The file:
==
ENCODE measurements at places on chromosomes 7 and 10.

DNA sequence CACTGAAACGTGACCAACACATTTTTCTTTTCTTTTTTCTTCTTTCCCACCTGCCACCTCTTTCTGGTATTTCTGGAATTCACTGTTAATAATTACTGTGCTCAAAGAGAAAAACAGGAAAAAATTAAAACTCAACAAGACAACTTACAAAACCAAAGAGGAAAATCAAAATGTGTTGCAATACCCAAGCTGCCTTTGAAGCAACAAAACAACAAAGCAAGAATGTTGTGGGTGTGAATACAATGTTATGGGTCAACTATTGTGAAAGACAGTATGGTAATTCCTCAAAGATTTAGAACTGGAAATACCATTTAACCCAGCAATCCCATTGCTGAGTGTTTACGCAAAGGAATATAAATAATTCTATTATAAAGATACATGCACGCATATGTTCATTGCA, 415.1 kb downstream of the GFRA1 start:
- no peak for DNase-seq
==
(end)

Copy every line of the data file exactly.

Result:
ENCODE measurements at places on chromosomes 7 and 10.

DNA sequence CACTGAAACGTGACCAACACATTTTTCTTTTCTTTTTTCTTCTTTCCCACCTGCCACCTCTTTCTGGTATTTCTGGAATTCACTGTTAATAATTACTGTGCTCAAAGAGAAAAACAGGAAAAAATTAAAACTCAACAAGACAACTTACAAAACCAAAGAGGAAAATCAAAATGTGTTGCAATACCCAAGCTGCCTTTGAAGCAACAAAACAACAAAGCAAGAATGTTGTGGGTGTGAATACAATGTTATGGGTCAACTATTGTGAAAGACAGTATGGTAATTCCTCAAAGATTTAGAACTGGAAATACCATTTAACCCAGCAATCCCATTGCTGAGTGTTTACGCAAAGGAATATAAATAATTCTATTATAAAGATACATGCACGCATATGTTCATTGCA, 415.1 kb downstream of the GFRA1 start:
- no peak for DNase-seq